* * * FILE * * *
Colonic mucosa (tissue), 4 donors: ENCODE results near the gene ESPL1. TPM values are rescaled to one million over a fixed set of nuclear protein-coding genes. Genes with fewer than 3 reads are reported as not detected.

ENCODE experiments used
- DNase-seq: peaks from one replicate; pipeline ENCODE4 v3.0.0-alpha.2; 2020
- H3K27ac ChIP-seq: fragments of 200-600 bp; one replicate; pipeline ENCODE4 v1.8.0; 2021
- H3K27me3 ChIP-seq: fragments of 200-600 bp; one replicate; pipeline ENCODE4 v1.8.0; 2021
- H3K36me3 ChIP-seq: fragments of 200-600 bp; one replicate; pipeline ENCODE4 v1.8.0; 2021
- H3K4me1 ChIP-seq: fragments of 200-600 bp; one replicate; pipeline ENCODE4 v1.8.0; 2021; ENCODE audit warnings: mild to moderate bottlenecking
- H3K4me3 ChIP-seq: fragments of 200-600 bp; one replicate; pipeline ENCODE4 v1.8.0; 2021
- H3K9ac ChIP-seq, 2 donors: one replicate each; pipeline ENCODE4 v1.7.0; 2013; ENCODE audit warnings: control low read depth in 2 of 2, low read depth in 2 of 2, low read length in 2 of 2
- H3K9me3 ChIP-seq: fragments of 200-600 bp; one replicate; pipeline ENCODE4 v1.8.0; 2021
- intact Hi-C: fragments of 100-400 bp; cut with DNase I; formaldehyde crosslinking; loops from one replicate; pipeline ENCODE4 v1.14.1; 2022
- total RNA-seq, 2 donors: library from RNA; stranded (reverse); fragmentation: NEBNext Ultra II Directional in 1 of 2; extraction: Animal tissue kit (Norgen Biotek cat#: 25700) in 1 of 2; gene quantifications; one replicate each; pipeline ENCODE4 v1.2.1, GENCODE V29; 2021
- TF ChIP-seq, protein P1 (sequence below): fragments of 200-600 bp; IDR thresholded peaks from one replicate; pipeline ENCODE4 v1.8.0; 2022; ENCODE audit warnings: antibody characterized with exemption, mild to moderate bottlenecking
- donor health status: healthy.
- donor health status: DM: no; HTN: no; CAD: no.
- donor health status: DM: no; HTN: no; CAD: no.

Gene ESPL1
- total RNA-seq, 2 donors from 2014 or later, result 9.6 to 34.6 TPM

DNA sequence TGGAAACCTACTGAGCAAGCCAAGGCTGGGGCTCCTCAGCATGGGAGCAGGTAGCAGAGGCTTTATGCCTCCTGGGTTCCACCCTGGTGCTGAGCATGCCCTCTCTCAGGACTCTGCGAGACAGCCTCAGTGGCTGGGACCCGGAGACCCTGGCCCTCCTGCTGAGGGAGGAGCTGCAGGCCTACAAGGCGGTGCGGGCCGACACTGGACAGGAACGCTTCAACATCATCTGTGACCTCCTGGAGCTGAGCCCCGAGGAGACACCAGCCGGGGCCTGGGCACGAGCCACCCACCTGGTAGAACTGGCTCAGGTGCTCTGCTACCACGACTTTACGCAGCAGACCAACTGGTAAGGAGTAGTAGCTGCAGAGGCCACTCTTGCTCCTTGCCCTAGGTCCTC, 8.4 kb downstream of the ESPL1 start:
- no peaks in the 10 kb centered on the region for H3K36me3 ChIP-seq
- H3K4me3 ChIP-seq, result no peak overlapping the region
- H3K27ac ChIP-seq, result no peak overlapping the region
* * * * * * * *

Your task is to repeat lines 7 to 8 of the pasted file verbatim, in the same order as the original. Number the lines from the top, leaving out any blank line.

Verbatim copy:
- H3K4me1 ChIP-seq: fragments of 200-600 bp; one replicate; pipeline ENCODE4 v1.8.0; 2021; ENCODE audit warnings: mild to moderate bottlenecking
- H3K4me3 ChIP-seq: fragments of 200-600 bp; one replicate; pipeline ENCODE4 v1.8.0; 2021